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The Peloponnese

he most important monuments of the 14th century are concentrated in the capital of the despotate of the Morea, that is in Mistra in the Peloponnese. The importance of the city's role in the artistic movement of the region was great. Here was created a new centre that maintained contacts with Constantinople, the city in which new artistic tendencies took shape. Mistra thus became the intermediary through which the innovatory trends of the Capital were passed on to the southern parts of Greece. Innovative monuments are also encountered beyond the city itself, in nearby areas. One of these is the church of St Nicholas in Platsa, in the Mani. In the monuments of the Byzantine-held southern Peloponnese we find that the new tendencies were adopted and applied in a provincial way. In the church of Agoriane, for instance, it is obvious that the local artist, although familiar with the new monumental volume style, is not able to successfully imitate the achievements of the artists of the metropolitan centres. Among the representative monuments of Mistra during this period are the church of the Virgin Hodegetria or Aphendiko, dating from the first decades of the century and that of the Virgin Peribleptos, dating from its last decades. Both works, which are connected to members of the higher social classes in the city, are noted for the superlative quality of their frescoes.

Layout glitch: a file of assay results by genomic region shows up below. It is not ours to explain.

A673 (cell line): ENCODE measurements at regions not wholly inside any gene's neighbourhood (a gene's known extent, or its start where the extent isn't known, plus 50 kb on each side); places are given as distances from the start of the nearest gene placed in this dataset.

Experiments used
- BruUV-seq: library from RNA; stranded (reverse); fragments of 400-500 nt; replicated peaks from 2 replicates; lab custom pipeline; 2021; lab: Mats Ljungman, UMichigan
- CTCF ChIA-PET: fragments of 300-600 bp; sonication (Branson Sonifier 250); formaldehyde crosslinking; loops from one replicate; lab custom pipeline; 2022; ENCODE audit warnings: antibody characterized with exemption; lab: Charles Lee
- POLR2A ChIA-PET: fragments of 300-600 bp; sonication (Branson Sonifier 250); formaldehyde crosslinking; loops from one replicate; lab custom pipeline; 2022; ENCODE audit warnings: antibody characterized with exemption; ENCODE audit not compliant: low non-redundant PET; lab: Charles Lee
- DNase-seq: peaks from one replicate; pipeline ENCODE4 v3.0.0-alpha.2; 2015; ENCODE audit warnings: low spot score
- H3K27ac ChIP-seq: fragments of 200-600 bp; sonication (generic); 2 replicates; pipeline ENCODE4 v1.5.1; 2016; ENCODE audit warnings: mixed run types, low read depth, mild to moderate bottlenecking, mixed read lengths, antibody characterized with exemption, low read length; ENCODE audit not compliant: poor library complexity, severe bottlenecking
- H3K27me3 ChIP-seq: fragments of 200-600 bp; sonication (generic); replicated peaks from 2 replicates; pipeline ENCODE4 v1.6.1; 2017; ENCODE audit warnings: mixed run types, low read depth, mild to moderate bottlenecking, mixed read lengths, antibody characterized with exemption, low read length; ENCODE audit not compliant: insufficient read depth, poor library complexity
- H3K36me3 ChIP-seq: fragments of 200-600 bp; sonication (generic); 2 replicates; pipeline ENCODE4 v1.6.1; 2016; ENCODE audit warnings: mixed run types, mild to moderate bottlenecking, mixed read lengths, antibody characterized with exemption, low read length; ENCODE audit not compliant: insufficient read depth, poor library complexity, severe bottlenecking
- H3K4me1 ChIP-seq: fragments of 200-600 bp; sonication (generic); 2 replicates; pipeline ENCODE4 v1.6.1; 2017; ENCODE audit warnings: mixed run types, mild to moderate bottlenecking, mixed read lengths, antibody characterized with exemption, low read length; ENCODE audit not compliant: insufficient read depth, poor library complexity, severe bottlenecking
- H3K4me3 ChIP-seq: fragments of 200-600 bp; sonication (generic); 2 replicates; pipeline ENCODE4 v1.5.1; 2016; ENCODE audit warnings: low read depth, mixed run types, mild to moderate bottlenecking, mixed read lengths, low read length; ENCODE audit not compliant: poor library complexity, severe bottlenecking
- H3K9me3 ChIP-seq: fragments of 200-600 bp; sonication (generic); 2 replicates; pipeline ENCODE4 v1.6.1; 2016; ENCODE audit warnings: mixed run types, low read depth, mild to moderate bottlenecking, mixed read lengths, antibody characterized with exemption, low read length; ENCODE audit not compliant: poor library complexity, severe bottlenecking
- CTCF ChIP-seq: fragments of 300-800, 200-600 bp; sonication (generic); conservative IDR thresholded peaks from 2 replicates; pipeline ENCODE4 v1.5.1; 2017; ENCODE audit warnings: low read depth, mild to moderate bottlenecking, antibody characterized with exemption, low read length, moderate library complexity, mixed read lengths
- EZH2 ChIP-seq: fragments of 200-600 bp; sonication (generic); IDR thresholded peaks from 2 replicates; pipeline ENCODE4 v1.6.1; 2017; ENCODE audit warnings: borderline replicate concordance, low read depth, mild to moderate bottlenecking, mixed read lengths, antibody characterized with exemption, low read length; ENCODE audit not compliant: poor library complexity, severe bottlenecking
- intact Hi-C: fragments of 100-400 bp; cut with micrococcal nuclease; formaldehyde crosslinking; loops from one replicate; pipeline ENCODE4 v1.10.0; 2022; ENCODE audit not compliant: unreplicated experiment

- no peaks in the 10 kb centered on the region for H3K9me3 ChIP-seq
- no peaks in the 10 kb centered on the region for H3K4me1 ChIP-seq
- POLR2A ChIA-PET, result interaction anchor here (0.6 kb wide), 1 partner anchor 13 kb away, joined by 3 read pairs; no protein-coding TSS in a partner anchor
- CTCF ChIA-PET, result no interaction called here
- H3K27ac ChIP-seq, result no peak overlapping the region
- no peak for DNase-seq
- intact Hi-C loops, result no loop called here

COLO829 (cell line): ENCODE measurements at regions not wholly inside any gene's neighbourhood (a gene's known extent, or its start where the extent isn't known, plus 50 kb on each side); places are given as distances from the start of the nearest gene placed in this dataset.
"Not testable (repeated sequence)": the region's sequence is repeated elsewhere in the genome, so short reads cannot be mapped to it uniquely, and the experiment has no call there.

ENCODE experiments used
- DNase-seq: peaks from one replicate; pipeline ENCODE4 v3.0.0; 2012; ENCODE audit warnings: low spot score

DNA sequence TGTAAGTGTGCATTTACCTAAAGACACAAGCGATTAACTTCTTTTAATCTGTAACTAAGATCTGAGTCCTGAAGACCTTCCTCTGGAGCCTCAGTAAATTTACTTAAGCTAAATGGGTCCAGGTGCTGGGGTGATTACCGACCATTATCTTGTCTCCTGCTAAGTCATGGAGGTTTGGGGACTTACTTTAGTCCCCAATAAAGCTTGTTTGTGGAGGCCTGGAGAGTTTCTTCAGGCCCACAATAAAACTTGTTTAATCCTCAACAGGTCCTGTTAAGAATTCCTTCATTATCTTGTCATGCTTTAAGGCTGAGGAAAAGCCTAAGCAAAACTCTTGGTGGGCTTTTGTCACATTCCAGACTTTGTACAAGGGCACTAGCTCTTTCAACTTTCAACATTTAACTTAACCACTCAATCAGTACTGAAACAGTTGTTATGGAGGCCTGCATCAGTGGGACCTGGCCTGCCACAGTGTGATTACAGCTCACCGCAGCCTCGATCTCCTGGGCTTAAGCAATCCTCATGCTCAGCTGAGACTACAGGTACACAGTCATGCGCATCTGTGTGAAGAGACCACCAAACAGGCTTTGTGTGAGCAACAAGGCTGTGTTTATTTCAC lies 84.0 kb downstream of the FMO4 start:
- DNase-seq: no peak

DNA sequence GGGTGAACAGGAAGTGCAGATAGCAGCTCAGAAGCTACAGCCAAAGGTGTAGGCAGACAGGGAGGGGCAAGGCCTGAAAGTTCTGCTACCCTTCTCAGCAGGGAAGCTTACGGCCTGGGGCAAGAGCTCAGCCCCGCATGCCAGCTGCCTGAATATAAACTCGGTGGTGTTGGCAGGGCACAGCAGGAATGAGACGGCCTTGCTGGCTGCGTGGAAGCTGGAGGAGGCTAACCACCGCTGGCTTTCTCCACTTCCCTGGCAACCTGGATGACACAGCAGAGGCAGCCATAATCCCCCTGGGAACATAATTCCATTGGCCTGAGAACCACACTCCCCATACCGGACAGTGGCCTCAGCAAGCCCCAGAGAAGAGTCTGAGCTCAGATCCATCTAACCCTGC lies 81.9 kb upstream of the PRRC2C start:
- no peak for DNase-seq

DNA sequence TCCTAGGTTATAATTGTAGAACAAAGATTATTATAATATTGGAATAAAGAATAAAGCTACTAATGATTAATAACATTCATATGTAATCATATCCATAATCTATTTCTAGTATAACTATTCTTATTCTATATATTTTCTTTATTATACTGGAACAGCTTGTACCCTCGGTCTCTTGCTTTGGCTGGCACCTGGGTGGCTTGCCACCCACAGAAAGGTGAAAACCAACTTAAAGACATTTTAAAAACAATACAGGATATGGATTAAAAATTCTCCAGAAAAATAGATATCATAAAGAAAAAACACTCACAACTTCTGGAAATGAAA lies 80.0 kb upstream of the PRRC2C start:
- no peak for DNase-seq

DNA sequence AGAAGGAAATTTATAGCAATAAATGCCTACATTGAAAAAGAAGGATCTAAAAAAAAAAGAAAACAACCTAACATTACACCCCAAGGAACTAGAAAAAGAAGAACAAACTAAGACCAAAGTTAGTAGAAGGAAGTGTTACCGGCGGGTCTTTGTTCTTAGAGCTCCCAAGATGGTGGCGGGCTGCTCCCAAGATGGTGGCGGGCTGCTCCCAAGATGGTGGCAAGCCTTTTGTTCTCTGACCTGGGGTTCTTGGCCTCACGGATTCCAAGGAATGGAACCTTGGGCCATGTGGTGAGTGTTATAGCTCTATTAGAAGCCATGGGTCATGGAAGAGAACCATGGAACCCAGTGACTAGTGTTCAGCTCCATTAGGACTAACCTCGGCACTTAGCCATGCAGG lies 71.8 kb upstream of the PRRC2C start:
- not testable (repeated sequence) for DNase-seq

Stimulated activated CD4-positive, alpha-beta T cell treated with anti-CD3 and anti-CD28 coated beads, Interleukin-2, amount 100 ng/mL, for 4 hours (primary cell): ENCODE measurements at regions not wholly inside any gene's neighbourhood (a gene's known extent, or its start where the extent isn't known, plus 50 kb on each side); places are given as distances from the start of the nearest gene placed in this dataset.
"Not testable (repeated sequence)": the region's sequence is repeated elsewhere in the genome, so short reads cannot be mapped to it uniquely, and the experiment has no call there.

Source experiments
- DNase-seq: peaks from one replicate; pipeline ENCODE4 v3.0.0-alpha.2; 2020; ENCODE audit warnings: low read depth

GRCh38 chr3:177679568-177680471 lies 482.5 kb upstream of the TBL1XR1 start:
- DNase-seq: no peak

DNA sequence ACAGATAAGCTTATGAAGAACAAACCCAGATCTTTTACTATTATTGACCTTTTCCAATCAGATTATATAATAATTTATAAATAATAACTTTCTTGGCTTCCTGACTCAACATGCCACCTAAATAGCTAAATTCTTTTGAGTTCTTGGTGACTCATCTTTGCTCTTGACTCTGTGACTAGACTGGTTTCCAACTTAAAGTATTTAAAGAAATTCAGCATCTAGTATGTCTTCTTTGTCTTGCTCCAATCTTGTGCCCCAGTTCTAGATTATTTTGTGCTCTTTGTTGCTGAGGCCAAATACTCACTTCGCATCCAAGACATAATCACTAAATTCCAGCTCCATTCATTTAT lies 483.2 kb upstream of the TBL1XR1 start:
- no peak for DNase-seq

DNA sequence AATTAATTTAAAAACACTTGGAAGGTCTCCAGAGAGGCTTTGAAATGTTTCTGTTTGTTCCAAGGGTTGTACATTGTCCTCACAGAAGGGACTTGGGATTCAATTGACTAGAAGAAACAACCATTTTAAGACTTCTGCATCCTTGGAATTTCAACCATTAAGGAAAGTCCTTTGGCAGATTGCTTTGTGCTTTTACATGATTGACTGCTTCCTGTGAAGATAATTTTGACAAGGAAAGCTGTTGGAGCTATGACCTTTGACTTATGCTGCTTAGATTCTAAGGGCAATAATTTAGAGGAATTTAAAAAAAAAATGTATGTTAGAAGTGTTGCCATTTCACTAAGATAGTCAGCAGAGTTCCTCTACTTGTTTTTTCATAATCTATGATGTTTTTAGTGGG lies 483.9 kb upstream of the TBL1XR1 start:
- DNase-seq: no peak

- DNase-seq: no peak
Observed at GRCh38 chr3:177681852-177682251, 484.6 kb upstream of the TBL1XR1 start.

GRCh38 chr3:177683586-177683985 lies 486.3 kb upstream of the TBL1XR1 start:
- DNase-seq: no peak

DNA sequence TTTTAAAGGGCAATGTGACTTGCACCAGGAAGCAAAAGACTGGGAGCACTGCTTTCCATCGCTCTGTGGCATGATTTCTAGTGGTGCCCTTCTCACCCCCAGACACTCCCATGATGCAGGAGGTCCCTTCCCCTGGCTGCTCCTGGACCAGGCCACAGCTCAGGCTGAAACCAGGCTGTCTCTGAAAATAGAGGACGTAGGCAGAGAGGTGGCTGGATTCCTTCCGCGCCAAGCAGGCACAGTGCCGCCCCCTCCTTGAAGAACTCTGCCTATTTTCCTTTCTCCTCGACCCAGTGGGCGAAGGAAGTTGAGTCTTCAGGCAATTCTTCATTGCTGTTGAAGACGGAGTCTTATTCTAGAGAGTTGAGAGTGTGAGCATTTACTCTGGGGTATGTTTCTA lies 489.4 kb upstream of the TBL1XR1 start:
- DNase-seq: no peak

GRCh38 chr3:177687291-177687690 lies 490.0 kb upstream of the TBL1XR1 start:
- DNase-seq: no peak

See also: Mistra-Virgin Hodegetria, Mistra-Peribleptos